The Douglas H. Palmer solid waste treatment plant

Trenton Mayor Douglas H. Palmer has told some that he has no plans to run for mayor for a sixth term in 2010, although he has made no formal announcement to that effect.

If he follows through with such a decision, it will be interesting to see what exactly his legacy will be in Trenton in the years following his departure from the office he has occupied since 1990.

A Times of Trenton story from over the weekend pointed to part of his likely legacy – overseeing the capital of New Jersey’s continued economic decline, depopulation, and loss of viable neighborhoods, manifested in a surging jobless rate.

The Times’ Meir Rinde reported that Mayor Palmer’s Trenton has beat out Camden, Newark, Paterson, and all of New Jersey’s other downtrodden cities for the out-of-work cup, in achieving an amazing 17 percent unemployment rate.

An incredulous Mayor Palmer remarked that he could not see how such a rate was possible, but such comments show just how out-of-touch, in denial, or dishonest the mayor is when talking about his city.

It is obvious – despite the mayor’s comments – that many Trenton neighborhoods have few jobs or businesses and most residents lack the skills necessary to work at the state, county, or other governmental centers that occupy space throughout town.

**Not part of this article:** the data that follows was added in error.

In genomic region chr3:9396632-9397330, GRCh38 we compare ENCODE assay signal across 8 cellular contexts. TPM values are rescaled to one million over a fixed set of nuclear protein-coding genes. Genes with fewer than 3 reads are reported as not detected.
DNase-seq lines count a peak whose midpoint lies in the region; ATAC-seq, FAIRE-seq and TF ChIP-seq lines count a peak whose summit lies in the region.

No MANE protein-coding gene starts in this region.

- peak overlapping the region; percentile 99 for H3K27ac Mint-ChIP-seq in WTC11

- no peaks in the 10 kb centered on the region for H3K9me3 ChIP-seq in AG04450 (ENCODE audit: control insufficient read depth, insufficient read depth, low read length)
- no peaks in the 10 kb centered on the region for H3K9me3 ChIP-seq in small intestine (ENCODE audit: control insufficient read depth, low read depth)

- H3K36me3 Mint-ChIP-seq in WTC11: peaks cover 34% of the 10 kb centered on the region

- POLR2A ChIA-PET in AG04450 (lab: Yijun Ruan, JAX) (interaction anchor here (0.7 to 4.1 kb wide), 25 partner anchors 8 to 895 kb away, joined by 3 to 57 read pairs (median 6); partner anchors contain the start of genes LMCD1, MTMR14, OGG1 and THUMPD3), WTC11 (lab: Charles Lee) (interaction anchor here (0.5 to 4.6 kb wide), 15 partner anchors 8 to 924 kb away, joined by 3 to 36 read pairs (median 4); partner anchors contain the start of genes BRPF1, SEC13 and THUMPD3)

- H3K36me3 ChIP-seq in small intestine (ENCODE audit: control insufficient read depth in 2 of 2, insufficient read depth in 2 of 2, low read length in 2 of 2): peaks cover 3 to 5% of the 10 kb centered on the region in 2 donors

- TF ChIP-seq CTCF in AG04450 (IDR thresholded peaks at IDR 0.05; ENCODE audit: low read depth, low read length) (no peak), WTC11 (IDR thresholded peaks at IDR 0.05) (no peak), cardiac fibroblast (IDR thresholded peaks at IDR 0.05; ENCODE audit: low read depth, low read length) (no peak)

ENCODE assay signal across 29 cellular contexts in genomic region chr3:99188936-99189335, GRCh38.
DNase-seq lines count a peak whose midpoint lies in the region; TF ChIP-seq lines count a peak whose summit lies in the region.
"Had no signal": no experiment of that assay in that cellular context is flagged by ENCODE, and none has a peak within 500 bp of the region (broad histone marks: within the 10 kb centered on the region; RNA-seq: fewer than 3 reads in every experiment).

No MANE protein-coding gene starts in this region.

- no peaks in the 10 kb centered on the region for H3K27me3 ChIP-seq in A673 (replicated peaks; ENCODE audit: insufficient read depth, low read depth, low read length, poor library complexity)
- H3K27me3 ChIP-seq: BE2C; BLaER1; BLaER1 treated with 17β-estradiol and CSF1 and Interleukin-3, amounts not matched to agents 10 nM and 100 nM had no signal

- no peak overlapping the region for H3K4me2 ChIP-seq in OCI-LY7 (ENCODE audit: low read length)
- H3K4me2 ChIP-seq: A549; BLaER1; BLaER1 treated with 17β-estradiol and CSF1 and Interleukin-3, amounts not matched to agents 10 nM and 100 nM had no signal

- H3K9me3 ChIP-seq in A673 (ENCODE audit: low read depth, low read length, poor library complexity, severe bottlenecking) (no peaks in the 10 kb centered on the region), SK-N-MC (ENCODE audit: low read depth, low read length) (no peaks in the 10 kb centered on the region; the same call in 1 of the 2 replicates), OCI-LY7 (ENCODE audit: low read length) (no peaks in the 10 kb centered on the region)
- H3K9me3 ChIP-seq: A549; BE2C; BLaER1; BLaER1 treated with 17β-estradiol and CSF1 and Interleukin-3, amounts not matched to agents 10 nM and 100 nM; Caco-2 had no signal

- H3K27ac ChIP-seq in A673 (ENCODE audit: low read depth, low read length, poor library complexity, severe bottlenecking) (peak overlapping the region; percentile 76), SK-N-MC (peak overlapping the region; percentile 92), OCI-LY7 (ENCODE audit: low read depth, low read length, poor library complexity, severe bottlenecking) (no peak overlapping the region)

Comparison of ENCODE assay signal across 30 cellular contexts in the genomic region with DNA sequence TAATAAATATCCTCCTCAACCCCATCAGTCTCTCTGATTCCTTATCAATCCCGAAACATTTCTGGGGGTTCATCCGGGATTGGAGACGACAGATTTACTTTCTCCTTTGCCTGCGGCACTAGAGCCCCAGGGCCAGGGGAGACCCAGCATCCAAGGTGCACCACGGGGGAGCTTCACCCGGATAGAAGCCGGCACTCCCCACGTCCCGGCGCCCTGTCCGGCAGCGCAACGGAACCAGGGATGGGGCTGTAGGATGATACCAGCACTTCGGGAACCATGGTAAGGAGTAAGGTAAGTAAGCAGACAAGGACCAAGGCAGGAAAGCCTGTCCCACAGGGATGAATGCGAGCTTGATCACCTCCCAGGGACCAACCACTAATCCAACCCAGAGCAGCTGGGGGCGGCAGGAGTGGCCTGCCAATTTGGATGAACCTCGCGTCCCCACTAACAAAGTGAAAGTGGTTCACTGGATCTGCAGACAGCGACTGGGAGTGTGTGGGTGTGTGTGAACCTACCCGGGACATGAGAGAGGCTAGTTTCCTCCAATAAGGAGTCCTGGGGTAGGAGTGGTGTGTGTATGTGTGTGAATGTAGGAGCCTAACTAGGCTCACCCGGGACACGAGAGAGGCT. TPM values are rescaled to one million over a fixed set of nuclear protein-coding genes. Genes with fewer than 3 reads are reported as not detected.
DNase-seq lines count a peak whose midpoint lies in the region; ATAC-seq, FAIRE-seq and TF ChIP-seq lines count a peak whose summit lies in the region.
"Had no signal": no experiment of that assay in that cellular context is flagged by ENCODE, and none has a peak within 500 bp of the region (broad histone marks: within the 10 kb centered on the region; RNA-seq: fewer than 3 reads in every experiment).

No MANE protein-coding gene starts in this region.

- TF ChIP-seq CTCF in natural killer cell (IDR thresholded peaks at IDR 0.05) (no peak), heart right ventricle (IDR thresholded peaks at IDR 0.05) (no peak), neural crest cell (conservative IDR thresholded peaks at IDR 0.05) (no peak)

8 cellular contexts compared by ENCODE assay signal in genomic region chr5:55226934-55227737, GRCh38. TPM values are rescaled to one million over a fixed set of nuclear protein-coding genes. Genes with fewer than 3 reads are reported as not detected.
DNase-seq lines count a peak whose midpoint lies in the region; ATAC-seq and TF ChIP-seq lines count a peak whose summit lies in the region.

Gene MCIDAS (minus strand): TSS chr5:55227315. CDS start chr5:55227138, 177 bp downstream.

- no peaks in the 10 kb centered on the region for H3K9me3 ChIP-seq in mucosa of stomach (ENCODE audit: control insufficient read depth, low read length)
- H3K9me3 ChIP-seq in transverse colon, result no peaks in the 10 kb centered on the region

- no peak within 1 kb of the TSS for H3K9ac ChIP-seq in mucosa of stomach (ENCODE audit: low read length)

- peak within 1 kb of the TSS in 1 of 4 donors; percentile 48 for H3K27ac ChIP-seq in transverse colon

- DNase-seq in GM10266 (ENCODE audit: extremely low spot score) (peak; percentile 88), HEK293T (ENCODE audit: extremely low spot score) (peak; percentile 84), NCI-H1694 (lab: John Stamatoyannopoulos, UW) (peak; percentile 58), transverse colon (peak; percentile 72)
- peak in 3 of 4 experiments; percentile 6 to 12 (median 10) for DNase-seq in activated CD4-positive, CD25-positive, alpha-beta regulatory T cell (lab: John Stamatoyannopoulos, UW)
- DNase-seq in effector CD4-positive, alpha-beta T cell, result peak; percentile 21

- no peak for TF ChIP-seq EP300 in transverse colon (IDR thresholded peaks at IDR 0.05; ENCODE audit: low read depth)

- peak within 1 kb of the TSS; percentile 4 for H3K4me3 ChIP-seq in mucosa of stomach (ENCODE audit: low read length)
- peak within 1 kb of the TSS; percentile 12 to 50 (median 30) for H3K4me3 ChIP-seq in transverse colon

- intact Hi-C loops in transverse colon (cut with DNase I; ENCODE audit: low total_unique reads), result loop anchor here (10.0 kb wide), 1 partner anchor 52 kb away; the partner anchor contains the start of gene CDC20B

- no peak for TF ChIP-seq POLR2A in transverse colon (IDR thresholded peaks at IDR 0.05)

Instead of pursuing responsible redevelopment and mixed-income neighborhoods, the mayor took in loads of cash from other New Jersey towns through Regional Contribution Agreements in return for stuffing loads of affordable housing into city neighborhoods, turning them into massive pockets of poverty.

For such decision-making, which directly leads to ominous statistics like 17 percent unemployment rates, the most deserving treatment for Mayor Palmer’s legacy would be forgetting about the longtime executive for good.

 If that can’t be done, another suggestion could be naming the city’s solid waste treatment plant after the mayor.

Solid (and governmental) waste is one of the last things Trenton still produces during the waning days of the Palmer administration, so such an action would be a fitting memorial to the outgoing mayor and his 20-year legacy.


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